"How many of us have used magnetic letters at home or in school to teach literacy to young children? Fascination with magnets can be a starting point as we build on the natural curiosity and exploration of young children. This book builds on the young student’s thinking by providing full-page visual with age-appropriate text for the teacher to read in PreK-1 and for the student to read with help in second grade.   The photos show natural and human made objects in the students’ environment. For example, a ceiling fan is shown to illustrate the use of magnets in electric motors and the student is prompted to think about what could be used instead if there were no magnets and electric motors. A full-page photo of an electric mixer with the beaters covered in cake batter reminds the student of another motor that requires magnets. This is one of those teachable moments to ask questions and predict. Without the motor and magnets, would you then have to stir the batter by hand? “Yes. It would take a long time and that happened when the lights went off in my house.”   The students could go on with stories and questions so that although the discussion is about magnets, the interrelatedness could be explored. A large picture of an MRI machine with its ring magnet provides another teachable moment that can begin with magnets and expand to other related topics.   The book ends with a full spread of magnetic letters, all randomly spaced with several words spelled in the center. The students are invited to make words and send messages. Also the students are asked what the words in the center spell. This book has a glossary, an index, and a list of suggested books about magnets. One feature that will help teachers and parents alike is a website that offers a safe and fun way to find related internet sites with information about magnets. With adult help the student goes to the specific site and types in the code. A page comes up with the book and three related sites appropriate for young students. The websites feature information and activities that students can do to help them understand more about magnets.   Although there is text that PK-1 students may not be able to read, the book would still be welcome in my classroom. I would use it with the class to study the science and also put it in the science center for independent student exploration. For teachers that are looking to combine science with literacy instruction, this would be a good addition. It is amazing that a small book can be used to teach a whole unit and more! If you are a teacher of young children, this book, along with its corresponding technology, would be an excellent way to engage students as they learn that magnets are more than a push and pull" - NSTA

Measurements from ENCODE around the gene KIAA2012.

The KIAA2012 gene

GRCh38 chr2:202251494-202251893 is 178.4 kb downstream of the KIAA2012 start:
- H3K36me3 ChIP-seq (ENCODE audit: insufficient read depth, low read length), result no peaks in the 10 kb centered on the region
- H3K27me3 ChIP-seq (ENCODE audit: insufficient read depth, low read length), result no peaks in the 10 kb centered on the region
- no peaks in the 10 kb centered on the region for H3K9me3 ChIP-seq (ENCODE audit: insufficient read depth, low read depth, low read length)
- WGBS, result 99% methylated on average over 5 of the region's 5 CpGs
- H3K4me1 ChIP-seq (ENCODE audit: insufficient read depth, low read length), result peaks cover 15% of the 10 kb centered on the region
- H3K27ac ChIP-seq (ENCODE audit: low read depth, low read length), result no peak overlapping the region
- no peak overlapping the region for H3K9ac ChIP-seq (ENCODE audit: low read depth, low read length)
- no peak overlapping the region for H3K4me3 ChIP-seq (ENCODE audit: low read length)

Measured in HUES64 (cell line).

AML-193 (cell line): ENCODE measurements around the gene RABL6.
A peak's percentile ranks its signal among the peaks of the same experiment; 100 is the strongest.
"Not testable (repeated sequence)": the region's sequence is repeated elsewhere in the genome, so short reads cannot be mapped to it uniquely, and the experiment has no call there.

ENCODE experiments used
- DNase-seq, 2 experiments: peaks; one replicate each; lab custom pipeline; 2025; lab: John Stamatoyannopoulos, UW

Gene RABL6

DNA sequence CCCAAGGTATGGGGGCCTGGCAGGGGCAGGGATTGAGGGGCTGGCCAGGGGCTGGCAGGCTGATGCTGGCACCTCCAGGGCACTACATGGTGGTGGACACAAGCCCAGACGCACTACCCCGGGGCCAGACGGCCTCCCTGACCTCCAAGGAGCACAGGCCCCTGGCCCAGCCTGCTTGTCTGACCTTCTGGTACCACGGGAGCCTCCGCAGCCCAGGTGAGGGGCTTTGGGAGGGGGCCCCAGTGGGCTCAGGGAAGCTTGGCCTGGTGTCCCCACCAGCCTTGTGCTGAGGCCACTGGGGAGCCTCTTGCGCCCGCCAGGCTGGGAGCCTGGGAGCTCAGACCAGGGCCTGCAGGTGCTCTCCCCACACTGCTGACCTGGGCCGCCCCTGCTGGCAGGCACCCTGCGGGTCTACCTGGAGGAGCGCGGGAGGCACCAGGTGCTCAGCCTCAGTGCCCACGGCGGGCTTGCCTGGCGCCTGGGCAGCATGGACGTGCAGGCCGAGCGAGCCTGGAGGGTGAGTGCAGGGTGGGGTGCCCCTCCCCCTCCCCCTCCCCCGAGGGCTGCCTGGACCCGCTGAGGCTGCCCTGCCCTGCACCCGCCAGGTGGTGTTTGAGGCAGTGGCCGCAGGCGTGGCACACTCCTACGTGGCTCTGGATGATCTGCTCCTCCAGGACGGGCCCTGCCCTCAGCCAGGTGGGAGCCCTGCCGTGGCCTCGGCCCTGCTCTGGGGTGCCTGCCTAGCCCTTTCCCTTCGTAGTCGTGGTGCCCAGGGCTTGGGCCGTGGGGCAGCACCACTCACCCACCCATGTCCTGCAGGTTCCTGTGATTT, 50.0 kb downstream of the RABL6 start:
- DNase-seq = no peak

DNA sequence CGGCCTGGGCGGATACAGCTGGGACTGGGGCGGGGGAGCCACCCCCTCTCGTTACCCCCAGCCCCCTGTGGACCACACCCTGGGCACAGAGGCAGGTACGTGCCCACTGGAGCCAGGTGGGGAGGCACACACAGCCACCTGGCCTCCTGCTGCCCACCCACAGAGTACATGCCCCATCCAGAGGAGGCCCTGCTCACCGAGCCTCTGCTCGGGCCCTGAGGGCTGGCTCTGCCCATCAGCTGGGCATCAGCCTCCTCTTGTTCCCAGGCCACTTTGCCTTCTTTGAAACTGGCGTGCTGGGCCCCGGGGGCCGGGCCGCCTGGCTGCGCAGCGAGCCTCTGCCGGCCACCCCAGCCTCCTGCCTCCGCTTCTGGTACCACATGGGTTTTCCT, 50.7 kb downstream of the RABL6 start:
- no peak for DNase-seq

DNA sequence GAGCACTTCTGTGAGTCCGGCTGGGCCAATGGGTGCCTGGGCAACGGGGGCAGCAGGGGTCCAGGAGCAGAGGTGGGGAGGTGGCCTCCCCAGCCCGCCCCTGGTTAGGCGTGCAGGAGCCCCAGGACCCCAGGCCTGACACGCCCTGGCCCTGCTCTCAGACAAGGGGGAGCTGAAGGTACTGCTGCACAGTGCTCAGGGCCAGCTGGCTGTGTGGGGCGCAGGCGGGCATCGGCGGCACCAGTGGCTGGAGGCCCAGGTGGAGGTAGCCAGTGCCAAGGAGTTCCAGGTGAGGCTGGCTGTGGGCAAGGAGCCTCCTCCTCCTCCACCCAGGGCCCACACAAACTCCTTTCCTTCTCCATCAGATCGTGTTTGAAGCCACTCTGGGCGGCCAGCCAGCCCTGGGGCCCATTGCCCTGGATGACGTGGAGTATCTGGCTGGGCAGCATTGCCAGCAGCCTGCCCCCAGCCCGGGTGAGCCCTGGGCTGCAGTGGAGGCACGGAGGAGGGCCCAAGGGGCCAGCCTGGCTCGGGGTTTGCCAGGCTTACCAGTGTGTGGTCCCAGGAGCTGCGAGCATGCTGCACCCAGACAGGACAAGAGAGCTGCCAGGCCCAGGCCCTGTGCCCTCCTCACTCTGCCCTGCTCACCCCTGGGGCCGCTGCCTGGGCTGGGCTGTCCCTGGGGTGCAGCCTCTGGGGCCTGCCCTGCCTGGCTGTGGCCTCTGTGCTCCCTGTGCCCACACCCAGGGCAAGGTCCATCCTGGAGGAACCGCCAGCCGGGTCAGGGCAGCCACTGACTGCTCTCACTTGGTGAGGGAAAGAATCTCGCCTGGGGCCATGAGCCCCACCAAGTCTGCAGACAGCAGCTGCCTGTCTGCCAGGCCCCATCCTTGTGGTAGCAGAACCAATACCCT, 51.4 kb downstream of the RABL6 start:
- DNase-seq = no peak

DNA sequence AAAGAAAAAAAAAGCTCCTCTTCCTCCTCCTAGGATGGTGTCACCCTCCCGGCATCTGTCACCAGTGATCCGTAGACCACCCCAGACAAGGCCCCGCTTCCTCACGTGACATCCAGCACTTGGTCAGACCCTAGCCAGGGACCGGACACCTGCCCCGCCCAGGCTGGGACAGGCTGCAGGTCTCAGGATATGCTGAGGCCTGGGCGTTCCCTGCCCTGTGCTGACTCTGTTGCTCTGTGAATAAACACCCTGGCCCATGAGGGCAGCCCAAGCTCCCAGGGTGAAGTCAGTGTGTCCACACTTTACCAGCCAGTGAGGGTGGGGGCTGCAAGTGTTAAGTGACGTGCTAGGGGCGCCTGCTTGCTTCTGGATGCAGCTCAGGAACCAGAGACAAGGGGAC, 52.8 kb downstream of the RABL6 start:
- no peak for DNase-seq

October 1, 2011

Mark Weakland

Mark Weakland

Mark Weakland wears many hats. As an author, he's written books for teachers, including Super Core!: Turbocharging Your Basal Reading Program with More Reading, Writing, and Word Work, published by the International Reading Association. His book topics for children include sports, bacteria, comets, and poetry. Mark's also a reading specialist. He teaches kindergarten children, third graders, parents, and teachers. As a musician and songwriter, Mark sings, plays percussion, and strums the guitar. Many of his songs, including "I Sure Love Pancakes" and "The Dooflicky Machine," have won national awards and contests. Mark lives in Western Pennsylvania.

Go to the Author’s Page →